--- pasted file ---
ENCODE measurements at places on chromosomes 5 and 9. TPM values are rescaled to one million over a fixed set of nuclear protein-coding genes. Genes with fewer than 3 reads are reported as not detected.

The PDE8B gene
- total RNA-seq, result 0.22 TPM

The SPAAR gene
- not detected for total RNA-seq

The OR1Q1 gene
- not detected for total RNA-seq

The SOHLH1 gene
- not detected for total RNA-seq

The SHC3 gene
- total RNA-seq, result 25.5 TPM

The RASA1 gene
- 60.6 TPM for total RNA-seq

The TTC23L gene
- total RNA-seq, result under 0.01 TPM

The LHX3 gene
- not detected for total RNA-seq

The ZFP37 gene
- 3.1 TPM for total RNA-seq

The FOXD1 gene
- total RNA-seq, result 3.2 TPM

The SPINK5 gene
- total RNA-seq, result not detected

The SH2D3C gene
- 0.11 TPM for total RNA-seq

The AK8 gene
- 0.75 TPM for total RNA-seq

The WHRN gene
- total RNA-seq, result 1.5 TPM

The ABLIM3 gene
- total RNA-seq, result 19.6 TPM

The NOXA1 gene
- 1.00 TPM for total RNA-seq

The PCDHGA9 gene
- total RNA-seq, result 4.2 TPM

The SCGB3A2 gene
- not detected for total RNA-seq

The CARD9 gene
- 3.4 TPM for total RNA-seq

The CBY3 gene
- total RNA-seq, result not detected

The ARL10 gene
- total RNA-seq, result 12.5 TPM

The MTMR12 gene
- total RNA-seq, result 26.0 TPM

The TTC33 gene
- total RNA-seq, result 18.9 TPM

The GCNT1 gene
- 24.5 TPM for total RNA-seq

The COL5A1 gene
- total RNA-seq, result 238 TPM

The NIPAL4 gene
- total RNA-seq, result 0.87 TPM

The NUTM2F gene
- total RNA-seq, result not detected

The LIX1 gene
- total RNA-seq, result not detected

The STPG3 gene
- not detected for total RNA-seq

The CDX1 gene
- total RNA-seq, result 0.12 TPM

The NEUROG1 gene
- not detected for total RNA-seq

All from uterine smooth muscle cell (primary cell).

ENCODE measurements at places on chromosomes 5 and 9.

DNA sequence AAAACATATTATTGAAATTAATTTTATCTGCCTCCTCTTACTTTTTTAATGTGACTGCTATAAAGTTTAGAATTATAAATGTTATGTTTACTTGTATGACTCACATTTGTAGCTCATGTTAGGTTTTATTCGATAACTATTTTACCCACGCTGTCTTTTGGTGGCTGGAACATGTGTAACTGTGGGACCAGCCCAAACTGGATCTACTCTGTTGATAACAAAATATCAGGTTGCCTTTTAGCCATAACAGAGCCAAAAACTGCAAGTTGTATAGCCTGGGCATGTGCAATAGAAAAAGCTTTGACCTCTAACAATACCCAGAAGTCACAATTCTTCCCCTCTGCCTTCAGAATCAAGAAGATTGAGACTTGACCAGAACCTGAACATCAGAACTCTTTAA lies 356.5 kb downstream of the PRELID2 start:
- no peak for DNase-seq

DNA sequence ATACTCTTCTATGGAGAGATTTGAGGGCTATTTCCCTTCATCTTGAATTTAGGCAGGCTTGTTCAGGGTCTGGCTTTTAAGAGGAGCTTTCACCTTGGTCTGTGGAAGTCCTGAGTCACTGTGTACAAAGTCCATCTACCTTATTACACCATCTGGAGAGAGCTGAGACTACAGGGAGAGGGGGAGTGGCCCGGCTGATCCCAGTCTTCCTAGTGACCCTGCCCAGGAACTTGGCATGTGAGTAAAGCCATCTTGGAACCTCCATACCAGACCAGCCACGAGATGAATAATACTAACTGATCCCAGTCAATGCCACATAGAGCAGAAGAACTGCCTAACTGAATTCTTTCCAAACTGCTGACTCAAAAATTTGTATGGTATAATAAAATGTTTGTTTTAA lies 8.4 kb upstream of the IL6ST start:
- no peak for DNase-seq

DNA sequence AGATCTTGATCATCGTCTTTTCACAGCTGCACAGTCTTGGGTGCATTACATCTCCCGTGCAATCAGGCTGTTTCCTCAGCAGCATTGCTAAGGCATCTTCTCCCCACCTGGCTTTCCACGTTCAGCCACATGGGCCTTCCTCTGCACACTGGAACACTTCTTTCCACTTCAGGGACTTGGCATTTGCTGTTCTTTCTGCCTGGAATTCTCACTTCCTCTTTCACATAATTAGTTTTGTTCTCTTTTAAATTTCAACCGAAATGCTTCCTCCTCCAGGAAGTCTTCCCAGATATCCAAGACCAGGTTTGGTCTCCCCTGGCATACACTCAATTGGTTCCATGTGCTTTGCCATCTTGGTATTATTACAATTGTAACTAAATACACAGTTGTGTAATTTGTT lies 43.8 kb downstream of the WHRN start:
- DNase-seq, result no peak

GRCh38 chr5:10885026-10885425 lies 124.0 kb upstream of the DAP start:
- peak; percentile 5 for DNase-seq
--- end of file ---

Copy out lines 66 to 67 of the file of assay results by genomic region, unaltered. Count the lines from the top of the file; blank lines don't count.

DNA sequence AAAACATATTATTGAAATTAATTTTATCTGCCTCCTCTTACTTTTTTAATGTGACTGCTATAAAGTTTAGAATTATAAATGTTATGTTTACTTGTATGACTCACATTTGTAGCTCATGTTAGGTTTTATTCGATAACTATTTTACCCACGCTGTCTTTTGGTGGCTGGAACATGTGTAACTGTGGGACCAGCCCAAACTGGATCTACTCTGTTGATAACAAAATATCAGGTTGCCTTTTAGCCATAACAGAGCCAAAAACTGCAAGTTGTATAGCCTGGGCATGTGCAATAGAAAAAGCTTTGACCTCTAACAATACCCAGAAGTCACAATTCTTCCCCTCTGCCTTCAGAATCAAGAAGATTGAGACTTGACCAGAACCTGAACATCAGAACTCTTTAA lies 356.5 kb downstream of the PRELID2 start:
- no peak for DNase-seq